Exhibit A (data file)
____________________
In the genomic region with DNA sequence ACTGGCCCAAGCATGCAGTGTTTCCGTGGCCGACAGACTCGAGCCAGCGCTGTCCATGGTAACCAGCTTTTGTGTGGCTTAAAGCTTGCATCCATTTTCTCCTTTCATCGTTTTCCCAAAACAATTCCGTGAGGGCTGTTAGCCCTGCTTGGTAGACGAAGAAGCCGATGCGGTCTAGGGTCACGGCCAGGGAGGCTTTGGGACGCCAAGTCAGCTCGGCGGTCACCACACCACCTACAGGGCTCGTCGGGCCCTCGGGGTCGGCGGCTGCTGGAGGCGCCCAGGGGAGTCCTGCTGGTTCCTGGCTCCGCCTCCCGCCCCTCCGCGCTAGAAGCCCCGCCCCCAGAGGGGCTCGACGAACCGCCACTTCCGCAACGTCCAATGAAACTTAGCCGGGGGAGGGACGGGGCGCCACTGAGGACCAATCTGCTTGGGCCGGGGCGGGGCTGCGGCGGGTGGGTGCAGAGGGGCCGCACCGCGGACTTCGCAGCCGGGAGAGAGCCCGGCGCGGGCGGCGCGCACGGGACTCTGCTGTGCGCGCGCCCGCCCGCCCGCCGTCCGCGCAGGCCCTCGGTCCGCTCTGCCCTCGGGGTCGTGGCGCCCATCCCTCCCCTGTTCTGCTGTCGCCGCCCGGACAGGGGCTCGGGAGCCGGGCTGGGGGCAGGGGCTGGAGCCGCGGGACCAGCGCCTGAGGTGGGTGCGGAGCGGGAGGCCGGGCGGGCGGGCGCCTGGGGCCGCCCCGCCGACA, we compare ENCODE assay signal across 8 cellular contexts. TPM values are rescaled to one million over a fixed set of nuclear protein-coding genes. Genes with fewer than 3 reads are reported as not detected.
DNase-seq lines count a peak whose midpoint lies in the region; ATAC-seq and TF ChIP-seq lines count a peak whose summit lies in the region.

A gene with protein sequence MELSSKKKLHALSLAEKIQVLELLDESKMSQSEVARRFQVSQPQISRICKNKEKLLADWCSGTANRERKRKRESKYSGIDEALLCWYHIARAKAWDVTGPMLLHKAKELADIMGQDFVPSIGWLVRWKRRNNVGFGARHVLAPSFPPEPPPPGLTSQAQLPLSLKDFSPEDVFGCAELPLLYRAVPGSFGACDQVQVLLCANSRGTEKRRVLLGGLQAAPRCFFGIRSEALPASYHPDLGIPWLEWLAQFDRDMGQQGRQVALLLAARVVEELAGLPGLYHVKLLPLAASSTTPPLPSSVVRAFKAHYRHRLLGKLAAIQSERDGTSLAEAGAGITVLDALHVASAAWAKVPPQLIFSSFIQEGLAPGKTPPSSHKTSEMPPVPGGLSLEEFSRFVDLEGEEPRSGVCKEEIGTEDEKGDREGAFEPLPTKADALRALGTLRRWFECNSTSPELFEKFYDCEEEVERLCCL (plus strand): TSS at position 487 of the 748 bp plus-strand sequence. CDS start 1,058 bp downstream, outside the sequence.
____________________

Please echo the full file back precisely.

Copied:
In the genomic region with DNA sequence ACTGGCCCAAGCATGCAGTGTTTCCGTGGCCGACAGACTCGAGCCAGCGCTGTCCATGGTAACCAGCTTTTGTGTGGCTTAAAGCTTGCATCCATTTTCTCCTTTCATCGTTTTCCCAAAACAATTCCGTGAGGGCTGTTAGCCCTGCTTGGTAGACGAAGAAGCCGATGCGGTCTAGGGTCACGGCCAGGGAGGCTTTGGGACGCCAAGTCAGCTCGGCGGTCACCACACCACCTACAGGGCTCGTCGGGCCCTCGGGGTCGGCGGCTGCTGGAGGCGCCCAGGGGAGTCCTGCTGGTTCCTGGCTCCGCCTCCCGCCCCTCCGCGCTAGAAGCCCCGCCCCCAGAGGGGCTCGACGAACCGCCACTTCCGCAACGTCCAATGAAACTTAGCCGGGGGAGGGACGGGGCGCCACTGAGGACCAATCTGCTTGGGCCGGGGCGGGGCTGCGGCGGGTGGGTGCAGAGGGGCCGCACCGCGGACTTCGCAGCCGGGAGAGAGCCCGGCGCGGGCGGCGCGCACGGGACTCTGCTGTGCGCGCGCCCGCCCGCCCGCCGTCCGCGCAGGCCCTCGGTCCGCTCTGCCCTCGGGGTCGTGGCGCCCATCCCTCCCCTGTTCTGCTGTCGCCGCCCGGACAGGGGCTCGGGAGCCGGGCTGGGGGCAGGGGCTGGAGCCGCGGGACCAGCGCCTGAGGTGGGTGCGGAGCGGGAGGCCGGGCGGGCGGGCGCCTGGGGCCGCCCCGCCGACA, we compare ENCODE assay signal across 8 cellular contexts. TPM values are rescaled to one million over a fixed set of nuclear protein-coding genes. Genes with fewer than 3 reads are reported as not detected.
DNase-seq lines count a peak whose midpoint lies in the region; ATAC-seq and TF ChIP-seq lines count a peak whose summit lies in the region.

A gene with protein sequence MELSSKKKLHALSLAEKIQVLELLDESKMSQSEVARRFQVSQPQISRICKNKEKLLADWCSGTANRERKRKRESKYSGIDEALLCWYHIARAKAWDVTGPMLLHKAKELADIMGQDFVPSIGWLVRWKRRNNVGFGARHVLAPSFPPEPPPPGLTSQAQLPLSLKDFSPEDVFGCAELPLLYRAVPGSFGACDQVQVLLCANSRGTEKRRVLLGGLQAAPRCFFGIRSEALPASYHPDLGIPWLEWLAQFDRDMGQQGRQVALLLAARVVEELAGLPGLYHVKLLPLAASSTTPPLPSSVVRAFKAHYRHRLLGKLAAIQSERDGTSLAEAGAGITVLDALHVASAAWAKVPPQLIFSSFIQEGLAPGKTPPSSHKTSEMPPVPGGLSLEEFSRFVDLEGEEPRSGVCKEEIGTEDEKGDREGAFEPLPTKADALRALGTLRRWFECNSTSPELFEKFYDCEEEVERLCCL (plus strand): TSS at position 487 of the 748 bp plus-strand sequence. CDS start 1,058 bp downstream, outside the sequence.